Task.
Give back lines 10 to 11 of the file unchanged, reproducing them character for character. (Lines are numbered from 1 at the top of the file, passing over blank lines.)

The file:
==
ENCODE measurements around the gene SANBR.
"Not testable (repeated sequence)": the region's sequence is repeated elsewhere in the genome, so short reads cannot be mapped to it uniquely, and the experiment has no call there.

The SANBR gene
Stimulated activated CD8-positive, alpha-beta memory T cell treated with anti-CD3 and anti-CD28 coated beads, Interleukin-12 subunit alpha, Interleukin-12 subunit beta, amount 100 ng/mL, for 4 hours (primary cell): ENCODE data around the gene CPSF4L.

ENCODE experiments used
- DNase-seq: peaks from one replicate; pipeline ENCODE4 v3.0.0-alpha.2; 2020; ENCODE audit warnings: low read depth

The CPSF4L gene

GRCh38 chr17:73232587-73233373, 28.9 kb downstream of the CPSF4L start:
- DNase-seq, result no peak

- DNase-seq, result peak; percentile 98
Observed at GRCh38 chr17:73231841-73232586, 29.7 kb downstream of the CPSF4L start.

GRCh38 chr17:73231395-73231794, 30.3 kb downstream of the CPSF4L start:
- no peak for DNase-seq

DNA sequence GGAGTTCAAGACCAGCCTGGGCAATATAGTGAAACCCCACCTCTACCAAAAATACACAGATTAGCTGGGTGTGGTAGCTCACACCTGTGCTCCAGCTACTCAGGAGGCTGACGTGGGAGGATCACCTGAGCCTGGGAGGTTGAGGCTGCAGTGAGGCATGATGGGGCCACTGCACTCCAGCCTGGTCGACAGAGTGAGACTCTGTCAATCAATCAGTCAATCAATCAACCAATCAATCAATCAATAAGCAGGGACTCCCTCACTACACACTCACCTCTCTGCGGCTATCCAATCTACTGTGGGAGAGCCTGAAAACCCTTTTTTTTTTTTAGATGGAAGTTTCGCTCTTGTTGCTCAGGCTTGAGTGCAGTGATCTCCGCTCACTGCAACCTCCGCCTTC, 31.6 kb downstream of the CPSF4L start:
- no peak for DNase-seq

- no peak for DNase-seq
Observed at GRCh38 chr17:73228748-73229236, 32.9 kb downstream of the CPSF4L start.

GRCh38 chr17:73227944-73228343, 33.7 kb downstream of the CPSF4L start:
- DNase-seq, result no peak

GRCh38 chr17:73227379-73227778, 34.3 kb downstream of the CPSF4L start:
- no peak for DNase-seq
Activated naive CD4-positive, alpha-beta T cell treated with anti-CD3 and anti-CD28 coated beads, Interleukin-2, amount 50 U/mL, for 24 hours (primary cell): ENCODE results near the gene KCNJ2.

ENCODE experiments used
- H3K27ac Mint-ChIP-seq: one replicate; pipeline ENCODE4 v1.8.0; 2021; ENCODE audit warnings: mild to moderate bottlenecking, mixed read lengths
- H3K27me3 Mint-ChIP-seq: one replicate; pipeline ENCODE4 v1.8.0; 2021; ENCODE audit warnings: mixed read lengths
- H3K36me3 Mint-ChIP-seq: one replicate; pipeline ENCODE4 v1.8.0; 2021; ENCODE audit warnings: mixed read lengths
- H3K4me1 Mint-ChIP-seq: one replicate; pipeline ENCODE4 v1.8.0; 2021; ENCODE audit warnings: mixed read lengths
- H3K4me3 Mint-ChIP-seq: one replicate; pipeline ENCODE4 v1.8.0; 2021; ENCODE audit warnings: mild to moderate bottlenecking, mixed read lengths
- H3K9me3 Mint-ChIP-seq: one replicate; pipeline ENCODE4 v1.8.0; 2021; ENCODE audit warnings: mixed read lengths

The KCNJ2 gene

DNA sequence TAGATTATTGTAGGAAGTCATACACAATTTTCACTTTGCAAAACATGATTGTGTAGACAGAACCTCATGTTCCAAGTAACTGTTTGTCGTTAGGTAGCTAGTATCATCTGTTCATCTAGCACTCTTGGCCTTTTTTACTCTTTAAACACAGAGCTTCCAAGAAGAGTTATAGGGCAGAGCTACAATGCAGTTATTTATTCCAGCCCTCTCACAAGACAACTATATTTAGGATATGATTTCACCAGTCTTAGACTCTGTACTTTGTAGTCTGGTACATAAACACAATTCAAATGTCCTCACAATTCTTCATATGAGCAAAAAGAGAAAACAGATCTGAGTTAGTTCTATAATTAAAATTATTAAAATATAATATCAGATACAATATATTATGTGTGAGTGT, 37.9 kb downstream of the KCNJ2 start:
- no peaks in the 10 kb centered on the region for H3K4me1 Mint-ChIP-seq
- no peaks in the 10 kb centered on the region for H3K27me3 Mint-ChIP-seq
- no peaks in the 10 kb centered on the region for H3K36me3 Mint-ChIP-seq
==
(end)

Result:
- DNase-seq, result peak; percentile 98
Observed at GRCh38 chr17:73231841-73232586, 29.7 kb downstream of the CPSF4L start.